A kettlebell swing, a bench press and giving back to the local community are not usually things people think of together when going to the gym.
But a Rotorua gym is doing its bit to change that.
Flex Fitness Rotorua has brought in an initiative that does away with how low their members can squat, instead focusing on what is going on in their lives outside of the gym.
From now on, half of every start-up membership fee will be donated to a local charity chosen by the club's members.
This month, proceeds are going to the Rotorua Youth Centre to help the city's at-risk youth.
Flex Fitness Rotorua manager Nic Haldezos said they had noticed there were issues in the community directly affecting their members.
He said they realised the gym could do something to help and hatched the plan to give members a say in charities they could get behind.
Last month the gym got close to 80 new members and it was tracking for a similar number this month.
When selecting this month's charity, Haldezos said he was made aware there were members who were either related to, had lost or were "at-risk youth".
"It's important to donate to a place that could provide support systems for these adolescents."
The gym already had close to $2000 to donate to the not-for-profit organisation.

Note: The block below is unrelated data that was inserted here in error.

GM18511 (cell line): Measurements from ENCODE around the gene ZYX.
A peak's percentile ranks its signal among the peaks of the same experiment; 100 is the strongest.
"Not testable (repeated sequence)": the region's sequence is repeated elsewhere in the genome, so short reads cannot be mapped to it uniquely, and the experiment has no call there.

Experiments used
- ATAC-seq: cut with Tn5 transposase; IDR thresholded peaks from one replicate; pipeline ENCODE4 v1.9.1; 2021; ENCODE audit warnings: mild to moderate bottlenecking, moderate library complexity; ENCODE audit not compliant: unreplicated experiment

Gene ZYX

Gyms across the country had a responsibility to advocate for both their members' mental and physical health, he said.
"If we can give back to their fitness, why can't we help them in other aspects of their lives too?"
Rotorua Youth Centre youth development manager Steve Holmes said their service was all about young people's mental and physical health and every dollar helped the centre make a difference.
He felt there was a community need to address and prevent youth suicide.
The youth centre helps hundreds of adolescents across the city with a range of programmes, activities and counsellors they could refer at-risk youth too.
He said developing programmes to allow youth to have a "bright future" was everything.
The centre was currently working on an employment support programme, involving 1400 Rotorua adolescents and 83 employers.
It aimed to set them up to put their "best foot forward" and give them purpose and drive, which had immense mental benefits, he said.
He said programmes like this were pivotal in helping youth remain "positive".
The gym's plan was to let members decide a new local charity every month through social media and a suggestion box at the door.